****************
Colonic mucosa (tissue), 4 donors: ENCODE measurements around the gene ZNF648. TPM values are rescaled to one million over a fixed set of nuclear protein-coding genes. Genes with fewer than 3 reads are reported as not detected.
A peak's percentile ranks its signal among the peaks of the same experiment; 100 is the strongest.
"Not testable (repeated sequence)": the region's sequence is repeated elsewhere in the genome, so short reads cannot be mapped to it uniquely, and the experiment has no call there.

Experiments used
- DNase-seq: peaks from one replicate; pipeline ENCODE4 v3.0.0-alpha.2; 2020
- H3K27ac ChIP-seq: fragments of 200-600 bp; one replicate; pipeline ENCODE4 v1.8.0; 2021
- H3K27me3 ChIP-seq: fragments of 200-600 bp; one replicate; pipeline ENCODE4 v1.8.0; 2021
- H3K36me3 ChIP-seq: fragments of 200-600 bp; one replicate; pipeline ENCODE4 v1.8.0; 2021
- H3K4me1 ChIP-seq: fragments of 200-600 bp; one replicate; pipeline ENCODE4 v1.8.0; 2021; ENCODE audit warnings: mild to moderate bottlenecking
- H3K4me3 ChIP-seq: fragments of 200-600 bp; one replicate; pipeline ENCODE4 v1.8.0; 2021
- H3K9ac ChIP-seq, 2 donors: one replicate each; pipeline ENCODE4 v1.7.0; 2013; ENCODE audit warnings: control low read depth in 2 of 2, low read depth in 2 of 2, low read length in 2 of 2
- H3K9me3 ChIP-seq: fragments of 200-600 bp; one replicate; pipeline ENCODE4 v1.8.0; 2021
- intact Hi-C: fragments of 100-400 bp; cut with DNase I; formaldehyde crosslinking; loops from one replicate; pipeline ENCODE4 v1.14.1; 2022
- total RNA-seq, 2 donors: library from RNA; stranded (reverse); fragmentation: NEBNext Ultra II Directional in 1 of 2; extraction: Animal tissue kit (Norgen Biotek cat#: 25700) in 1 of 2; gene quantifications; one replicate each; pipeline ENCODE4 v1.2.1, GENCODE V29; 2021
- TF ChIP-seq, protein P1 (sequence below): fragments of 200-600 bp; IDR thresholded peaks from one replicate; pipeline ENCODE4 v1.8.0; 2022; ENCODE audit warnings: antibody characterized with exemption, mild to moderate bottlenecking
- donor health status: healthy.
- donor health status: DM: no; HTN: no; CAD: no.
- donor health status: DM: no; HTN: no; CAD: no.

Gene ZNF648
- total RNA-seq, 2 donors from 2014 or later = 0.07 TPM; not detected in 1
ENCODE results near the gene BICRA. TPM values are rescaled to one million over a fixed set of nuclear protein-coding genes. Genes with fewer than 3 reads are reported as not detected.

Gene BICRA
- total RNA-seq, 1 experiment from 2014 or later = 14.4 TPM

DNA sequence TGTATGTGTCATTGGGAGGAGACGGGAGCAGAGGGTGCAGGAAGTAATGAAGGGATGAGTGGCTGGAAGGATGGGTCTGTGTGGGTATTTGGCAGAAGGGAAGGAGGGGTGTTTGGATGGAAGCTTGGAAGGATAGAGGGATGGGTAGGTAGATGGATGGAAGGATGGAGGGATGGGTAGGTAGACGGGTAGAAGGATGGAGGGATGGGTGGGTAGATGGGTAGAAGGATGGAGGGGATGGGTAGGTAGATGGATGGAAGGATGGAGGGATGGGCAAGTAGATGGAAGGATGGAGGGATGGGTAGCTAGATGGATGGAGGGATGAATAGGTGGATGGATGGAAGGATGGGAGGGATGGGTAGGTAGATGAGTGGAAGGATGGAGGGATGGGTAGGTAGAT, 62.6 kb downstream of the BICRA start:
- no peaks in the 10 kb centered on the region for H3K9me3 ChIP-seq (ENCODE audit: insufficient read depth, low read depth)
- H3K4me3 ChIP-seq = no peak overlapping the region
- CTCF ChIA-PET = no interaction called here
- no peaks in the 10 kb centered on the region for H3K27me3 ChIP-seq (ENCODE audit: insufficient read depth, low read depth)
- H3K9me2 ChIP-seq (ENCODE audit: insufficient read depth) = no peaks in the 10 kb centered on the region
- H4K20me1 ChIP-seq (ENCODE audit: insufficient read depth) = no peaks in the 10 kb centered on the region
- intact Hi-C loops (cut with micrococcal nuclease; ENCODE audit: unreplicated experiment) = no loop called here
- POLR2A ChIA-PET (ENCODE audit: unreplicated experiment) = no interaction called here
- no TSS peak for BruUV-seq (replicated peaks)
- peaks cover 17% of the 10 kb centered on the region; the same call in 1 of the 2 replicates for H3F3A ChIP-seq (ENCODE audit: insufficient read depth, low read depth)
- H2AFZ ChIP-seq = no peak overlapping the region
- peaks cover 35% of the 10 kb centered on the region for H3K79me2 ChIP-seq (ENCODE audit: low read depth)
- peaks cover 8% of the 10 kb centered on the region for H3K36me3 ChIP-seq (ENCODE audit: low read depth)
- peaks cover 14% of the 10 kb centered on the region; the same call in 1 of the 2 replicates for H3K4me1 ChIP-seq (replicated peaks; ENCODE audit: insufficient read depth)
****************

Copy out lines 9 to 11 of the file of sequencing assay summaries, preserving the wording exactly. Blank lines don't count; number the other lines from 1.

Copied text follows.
- H3K4me1 ChIP-seq: fragments of 200-600 bp; one replicate; pipeline ENCODE4 v1.8.0; 2021; ENCODE audit warnings: mild to moderate bottlenecking
- H3K4me3 ChIP-seq: fragments of 200-600 bp; one replicate; pipeline ENCODE4 v1.8.0; 2021
- H3K9ac ChIP-seq, 2 donors: one replicate each; pipeline ENCODE4 v1.7.0; 2013; ENCODE audit warnings: control low read depth in 2 of 2, low read depth in 2 of 2, low read length in 2 of 2